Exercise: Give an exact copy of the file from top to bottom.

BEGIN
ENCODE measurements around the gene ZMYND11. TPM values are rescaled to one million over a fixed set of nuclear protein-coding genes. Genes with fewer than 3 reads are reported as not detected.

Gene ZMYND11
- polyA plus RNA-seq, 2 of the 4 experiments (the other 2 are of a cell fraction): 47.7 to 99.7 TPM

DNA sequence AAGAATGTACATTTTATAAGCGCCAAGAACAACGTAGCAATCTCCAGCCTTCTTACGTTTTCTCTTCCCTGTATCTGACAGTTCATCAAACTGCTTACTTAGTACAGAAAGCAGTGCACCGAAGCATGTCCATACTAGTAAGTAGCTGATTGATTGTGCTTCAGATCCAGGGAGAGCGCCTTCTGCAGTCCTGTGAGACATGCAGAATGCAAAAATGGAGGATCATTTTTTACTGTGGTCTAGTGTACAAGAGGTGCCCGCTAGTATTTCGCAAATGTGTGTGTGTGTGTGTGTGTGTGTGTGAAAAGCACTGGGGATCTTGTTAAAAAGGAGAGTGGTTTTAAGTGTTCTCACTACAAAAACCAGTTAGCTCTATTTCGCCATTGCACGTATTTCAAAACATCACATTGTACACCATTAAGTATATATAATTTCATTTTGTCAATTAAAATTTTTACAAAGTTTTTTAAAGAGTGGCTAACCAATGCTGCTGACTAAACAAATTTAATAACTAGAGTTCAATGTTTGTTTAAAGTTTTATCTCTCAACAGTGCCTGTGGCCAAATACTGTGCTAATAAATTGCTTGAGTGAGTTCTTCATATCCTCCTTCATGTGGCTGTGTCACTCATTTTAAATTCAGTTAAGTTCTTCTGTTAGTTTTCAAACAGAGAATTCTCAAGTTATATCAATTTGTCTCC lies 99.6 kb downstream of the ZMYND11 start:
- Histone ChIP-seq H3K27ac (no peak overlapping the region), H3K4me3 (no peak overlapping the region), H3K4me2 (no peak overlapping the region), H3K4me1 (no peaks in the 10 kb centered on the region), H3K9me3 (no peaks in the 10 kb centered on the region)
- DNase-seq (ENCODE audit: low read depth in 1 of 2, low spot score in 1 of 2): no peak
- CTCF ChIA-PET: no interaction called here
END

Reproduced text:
ENCODE measurements around the gene ZMYND11. TPM values are rescaled to one million over a fixed set of nuclear protein-coding genes. Genes with fewer than 3 reads are reported as not detected.

Gene ZMYND11
- polyA plus RNA-seq, 2 of the 4 experiments (the other 2 are of a cell fraction): 47.7 to 99.7 TPM

DNA sequence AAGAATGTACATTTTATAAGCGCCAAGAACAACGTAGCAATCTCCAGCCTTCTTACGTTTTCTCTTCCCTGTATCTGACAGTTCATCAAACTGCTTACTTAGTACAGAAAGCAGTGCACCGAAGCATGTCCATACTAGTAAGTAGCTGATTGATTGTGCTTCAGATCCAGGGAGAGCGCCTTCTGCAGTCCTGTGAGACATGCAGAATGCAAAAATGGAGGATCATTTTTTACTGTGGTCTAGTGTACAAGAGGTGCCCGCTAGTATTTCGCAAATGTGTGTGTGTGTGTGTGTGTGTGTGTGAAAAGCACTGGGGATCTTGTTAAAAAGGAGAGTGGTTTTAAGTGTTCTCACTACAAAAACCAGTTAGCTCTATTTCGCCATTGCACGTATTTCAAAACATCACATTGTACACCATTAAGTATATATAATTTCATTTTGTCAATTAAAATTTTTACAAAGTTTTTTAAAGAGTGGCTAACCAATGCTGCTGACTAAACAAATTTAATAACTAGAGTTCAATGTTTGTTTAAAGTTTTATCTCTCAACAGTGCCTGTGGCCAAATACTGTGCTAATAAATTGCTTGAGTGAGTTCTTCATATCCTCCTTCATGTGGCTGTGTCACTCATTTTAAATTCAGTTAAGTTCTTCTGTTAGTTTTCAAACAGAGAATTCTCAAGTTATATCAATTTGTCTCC lies 99.6 kb downstream of the ZMYND11 start:
- Histone ChIP-seq H3K27ac (no peak overlapping the region), H3K4me3 (no peak overlapping the region), H3K4me2 (no peak overlapping the region), H3K4me1 (no peaks in the 10 kb centered on the region), H3K9me3 (no peaks in the 10 kb centered on the region)
- DNase-seq (ENCODE audit: low read depth in 1 of 2, low spot score in 1 of 2): no peak
- CTCF ChIA-PET: no interaction called here